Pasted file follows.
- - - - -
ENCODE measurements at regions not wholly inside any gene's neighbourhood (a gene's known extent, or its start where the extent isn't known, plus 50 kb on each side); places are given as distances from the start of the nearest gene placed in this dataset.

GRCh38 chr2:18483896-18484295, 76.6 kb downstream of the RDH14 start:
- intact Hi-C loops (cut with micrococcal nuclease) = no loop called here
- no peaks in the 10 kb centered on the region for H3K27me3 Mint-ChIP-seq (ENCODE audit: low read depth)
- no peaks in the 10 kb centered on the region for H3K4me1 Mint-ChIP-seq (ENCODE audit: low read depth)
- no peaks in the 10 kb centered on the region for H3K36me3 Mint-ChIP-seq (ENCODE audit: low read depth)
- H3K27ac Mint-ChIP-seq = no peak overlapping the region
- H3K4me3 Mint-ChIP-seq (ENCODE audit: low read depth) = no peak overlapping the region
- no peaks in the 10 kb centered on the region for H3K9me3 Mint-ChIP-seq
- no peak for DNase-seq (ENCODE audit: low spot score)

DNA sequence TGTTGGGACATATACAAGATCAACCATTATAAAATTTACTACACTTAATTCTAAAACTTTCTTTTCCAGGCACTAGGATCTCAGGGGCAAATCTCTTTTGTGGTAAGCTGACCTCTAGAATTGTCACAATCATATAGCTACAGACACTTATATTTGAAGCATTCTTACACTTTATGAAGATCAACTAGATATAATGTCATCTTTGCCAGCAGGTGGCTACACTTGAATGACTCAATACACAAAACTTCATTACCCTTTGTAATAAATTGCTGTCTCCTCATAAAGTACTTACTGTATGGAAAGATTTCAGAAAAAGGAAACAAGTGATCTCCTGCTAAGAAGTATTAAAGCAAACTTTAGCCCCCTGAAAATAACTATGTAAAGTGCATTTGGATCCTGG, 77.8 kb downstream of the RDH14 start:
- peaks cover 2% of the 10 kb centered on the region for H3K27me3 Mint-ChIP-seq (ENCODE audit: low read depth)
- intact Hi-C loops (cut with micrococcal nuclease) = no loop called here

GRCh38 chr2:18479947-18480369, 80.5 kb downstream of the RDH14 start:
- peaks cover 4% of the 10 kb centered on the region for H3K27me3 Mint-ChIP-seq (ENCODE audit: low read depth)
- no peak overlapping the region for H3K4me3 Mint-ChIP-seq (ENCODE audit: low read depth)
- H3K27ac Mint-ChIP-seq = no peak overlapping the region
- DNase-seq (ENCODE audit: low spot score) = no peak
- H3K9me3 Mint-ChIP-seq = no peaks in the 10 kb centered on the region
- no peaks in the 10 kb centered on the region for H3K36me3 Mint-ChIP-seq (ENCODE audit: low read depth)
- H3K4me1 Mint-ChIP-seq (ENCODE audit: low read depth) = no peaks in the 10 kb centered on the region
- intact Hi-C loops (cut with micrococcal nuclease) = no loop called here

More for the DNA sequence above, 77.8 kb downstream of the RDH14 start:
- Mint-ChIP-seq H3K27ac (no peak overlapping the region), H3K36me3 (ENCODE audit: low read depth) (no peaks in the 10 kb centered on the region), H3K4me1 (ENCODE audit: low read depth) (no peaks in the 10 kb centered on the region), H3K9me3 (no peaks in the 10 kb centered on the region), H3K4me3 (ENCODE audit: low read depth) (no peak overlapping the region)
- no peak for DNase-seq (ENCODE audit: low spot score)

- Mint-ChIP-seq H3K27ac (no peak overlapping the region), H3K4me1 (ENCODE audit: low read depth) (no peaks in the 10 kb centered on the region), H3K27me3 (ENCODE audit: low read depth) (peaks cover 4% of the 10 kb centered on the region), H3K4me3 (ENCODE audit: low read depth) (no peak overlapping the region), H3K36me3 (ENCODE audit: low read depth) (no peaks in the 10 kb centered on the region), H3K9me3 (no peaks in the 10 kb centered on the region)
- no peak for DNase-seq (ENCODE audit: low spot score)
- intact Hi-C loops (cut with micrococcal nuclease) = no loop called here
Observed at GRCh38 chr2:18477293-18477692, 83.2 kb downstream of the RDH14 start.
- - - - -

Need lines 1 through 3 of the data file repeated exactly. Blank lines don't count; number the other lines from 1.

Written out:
ENCODE measurements at regions not wholly inside any gene's neighbourhood (a gene's known extent, or its start where the extent isn't known, plus 50 kb on each side); places are given as distances from the start of the nearest gene placed in this dataset.

GRCh38 chr2:18483896-18484295, 76.6 kb downstream of the RDH14 start:
- intact Hi-C loops (cut with micrococcal nuclease) = no loop called here